James Guill

The Indian Country Online 2013 Congress convened at the Pechanga Resort and Casino in Temecula on Monday and Tuesday to discuss online poker legalization options for the state of California. At present, there are three options being circulated for legalizing the game in the state with SB 678 the primary bill floating through the state legislature.

A large portion of the discussion over the two days focused on the feasibility of online sites, operating costs, and how to draw customers to the sites. Some of the topics discussed included whether to stick with a single platform or to have open platforms for the sites. While open platforms offer more flexibility, it was felt that sites would miss out on some of the unique features that a single provider would provide.

Also, there was a good deal of discussion on making gaming sites accessible via mobile devices. One example given of the importance of servicing mobile clients was Fanduel.com. The highly successful fantasy sports betting site boasts that over half of their traffic is driven by mobile devices. Considering the growth of mobile devices in recent years, any site wishing to offer iPoker or iGaming should have a mobile component.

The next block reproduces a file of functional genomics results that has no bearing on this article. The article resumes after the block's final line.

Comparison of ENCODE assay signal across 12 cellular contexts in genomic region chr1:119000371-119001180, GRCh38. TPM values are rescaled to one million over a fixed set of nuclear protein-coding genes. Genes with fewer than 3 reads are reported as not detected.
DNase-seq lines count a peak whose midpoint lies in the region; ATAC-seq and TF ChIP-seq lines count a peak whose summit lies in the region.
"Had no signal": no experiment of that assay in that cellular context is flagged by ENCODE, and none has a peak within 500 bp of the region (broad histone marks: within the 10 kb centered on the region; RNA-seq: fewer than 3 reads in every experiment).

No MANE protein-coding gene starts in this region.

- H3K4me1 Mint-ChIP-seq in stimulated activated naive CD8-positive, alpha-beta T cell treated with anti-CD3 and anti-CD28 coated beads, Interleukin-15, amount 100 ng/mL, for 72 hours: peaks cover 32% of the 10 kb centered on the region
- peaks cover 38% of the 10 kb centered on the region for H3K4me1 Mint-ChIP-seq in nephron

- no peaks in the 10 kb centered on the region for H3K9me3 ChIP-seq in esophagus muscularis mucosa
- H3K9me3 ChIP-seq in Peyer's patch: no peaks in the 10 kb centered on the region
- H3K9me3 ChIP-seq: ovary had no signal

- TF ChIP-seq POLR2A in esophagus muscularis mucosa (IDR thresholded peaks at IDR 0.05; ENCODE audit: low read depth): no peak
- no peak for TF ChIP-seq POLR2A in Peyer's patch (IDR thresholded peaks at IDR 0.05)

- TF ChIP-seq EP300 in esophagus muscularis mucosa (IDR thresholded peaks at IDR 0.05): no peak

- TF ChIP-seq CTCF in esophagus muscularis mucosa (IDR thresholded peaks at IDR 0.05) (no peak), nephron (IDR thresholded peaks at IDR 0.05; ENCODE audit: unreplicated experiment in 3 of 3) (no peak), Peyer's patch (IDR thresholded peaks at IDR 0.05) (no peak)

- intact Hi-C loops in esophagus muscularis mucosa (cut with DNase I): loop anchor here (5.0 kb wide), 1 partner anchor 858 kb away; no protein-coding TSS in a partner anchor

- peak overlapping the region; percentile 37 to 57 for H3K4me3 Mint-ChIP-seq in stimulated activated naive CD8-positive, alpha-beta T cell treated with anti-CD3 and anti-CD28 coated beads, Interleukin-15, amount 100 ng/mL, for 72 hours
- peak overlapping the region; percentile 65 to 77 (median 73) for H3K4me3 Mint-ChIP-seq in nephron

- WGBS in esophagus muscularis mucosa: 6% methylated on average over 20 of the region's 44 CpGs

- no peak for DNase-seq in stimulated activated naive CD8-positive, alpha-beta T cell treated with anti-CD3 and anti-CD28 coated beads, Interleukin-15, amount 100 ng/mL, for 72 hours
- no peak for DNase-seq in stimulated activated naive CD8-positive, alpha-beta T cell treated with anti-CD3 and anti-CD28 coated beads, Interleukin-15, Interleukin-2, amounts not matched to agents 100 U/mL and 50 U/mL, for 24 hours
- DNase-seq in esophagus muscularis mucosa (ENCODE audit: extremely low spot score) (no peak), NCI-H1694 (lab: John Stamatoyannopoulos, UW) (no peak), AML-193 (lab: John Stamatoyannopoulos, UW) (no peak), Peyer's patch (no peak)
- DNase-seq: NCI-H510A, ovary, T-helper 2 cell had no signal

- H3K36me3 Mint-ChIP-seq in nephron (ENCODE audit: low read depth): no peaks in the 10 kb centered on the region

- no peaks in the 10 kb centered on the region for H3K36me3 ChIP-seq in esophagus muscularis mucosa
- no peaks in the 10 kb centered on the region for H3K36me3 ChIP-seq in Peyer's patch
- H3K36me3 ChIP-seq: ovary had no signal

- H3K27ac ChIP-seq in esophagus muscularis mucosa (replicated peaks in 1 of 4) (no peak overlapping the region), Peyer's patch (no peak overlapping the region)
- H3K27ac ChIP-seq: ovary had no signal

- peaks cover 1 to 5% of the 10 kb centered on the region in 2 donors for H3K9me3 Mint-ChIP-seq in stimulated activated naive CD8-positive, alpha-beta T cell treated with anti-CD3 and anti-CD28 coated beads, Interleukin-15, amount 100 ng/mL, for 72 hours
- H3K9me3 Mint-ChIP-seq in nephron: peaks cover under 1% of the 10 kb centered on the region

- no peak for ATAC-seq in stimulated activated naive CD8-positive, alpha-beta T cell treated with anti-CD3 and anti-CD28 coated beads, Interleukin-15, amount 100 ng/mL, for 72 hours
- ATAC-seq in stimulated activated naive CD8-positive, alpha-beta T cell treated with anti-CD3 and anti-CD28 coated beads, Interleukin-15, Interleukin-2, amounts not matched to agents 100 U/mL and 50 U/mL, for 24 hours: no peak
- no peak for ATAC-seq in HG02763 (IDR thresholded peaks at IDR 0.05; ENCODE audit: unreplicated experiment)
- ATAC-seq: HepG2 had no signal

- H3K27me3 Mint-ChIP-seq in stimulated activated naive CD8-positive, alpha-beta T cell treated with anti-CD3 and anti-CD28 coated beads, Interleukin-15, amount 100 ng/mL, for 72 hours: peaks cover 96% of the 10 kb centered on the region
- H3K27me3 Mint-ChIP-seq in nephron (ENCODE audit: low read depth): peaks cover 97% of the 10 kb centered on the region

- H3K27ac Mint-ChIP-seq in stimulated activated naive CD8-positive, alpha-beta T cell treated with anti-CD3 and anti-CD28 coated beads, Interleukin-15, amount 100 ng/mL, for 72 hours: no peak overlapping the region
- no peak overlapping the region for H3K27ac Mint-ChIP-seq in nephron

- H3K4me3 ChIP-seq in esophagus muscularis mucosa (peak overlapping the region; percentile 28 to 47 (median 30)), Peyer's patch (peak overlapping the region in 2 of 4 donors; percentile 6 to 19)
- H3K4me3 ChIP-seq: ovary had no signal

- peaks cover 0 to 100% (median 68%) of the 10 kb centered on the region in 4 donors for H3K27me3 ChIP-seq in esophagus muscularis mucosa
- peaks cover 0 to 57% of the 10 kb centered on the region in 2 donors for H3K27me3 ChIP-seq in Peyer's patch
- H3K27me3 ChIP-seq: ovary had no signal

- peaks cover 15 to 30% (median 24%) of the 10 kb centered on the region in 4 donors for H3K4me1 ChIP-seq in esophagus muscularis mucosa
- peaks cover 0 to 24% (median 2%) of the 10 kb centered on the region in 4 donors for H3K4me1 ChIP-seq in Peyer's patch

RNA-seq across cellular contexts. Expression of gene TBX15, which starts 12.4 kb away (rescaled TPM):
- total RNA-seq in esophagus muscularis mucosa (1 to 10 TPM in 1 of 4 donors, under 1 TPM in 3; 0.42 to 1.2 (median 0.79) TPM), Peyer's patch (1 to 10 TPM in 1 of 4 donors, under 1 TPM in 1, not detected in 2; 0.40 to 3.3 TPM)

Profitability for US online poker operators could prove to be slim with a 15 percent profit margin estimated for the sites that are “well managed.” Of the cost associated with operating a site, marketing and promotional costs for the sites were discussed as the largest expenses that sites can expect and not licensing or platform fees.

Amaya Gaming’s CEO David Baazov believes “Leveraging existing brick-and-mortar customers to online or mobile will be the key” to success for the California market. In addition, he stressed that he believed that “Igaming will be hugely profitable for tribal gaming and commercial casinos.”

As expected, much debate was held to the benefits of state legalization as opposed to federal legislation. Some tribes, including the Pechanga, are interested in keeping online poker as “California only” while others are open to the option of federal legislation. It was agreed that, at present, no federal online poker bill is workable for tribal interests.

Scott Scepaniak, the Vice President of Compliance for the Mystic Lake Casino, stated that he believes that online gaming is a “Field of Dreams” and that “building it doesn’t mean they’ll come.”

Richard Schuetz, Commissioner of the California Gambling Control Commission did tell those in attendance that the CGCC is ready to regulate online poker or iGaming whenever the issue is finally brought to a vote and legalized. It is now just a matter of getting a bill through the state legislature.

The following are some of the important points to take away from the conference

 

 

 

 

 

SourcesCaGamingLawyer & VictorRocha1